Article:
Chemists study chemicals and materials and how they behave under different conditions.

Average salary (a year)

£18,000 Starter


£50,000 Experienced

Typical hours (a week)

39 to 41 a week

You could work

evenings / weekends occasionally

How to become a chemist

You can get into this job through:

  • a university course
  • an apprenticeship
  • working towards this role


You'll usually need a degree qualification to become a chemist. Subjects include:

  • chemistry
  • applied or analytical chemistry
  • biochemistry

As well as a degree, many employers will also want you to have a relevant postgraduate qualification.

Some universities offer an extended degree which leads directly to a postgraduate qualification like an MChem or MSci. These courses have more independent research and can lead directly into professional practice or further postgraduate study.

Entry requirements

You'll usually need:

  • 5 GCSEs at grades 9 to 4 (A* to C), including maths and a science
  • at least 2 or 3 A levels, including chemistry
  • a degree in a relevant subject for postgraduate study

More information


You may be able to get into this career through a laboratory scientist higher apprenticeship.

Entry requirements

You'll usually need:

  • 4 or 5 GCSEs at grades 9 to 4 (A* to C) and college qualifications like A levels for a higher or a degree apprenticeship

More information


You could start your career as a laboratory technician and train as a chemist while working by doing a relevant qualification.

More information

Career tips

Laboratory experience would be useful for this career.

Further information

You can get more advice about becoming a chemist from A Future in Chemistry and the Science Council.

What it takes

Skills and knowledge

You'll need:

  • knowledge of chemistry including the safe use and disposal of chemicals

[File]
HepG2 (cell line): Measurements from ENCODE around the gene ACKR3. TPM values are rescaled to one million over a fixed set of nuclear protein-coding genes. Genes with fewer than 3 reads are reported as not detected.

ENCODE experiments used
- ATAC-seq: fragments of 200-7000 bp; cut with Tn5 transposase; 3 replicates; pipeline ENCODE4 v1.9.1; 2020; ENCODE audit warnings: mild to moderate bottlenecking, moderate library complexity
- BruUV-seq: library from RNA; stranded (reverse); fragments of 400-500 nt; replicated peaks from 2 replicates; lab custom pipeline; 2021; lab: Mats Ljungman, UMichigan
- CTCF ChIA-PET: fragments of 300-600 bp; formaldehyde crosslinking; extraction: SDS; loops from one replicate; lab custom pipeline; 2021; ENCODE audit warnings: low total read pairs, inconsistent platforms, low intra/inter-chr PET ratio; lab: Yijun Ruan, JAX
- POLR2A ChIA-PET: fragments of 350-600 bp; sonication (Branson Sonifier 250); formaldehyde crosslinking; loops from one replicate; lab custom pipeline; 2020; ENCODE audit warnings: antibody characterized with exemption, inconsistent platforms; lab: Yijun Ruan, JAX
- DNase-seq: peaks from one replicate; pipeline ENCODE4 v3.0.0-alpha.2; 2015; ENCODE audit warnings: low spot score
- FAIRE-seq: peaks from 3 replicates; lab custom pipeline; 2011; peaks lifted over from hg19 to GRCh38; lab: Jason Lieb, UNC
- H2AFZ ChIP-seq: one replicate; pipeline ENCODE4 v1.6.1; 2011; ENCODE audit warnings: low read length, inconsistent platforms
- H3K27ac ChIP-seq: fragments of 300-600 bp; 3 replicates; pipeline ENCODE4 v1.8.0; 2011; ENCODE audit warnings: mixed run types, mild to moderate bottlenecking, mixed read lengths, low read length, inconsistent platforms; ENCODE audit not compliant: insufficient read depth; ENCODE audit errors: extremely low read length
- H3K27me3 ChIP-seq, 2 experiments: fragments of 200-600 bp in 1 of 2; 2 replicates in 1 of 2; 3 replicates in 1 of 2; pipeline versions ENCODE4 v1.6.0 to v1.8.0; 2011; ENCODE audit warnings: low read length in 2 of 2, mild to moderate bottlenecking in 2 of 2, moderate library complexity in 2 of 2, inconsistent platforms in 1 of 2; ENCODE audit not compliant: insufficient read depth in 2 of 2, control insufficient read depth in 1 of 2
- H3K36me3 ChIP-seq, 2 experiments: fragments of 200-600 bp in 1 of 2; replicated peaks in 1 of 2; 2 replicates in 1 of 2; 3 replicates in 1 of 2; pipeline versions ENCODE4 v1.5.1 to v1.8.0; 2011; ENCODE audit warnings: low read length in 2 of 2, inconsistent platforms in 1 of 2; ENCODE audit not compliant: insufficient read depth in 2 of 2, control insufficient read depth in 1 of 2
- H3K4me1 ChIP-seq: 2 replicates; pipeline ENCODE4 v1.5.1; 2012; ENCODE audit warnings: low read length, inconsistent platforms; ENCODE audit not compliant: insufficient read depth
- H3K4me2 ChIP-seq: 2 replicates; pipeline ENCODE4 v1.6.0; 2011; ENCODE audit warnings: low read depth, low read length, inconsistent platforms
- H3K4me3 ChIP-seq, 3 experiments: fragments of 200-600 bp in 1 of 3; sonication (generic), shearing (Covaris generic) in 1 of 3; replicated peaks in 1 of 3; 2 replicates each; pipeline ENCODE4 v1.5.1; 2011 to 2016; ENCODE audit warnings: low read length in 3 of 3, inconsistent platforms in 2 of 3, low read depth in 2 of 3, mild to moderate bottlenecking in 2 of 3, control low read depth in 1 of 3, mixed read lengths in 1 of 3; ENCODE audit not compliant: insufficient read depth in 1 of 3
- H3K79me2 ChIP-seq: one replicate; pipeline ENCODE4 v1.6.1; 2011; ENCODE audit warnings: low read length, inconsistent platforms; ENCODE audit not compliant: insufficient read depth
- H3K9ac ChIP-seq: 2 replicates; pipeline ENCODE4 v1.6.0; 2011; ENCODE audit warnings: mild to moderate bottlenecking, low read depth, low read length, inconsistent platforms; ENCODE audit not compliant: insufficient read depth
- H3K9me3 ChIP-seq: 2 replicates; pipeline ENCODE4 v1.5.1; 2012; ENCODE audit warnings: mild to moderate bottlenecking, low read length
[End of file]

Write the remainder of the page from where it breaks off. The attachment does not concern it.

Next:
• maths knowledge
  • science skills
  • excellent verbal communication skills
  • complex problem-solving skills
  • to be thorough and pay attention to detail
  • analytical thinking skills
  • the ability to accept criticism and work well under pressure
  • to be able to use a computer and the main software packages competently

What you'll do

Day-to-day tasks

Depending on your role, you could be:

  • inventing and developing new medicines and products
  • investigating environmental issues
  • diagnosing and treating illness and disease
  • analysing forensic evidence
  • teaching, lecturing and carrying out academic research

Your day-to-day tasks may include:

  • designing and conducting laboratory experiments
  • making observations and noting results
  • writing reports and presenting your findings
  • supervising the work of support staff such as laboratory technicians
  • carrying out other administrative work

Working environment

You could work at a research facility or in a laboratory.

You may need to wear protective clothing.

Career path and progression

You'll usually be able to find work with a wide range of employers including the NHS, public health laboratories, research institutes and government agencies.

As a chemist working in industry, you could be involved in research and development, patent work, health and safety or forensic science.

You could also move into teaching or a career in the media.

As an experienced chemist you could work towards chartered status like Chartered Chemist (CChem) and Chartered Scientist (CSci).

Training opportunities

Apprenticeships In England

Laboratory Scientist Apprenticeship

  • Wage : £12,000.00 Annually
  • Location: Manchester M11 4SX

(ATA) Laboratory Scientist Degree Apprenticeship - Pfizer

  • Wage : £15,760.00 Annually
  • Location: Sandwich CT13 9ND

Courses In England

BTEC Higher National Certificate (HNC) Applied Chemistry (2 Year) (part-time)

  • Provider: Wirral Met College
  • Start date: 18 September 2019
  • Location: Birkenhead

Applied Science (Chemistry) - Higher National Certificate (HNC)

  • Start date: 09 September 2019
  • Location: LIVERPOOL

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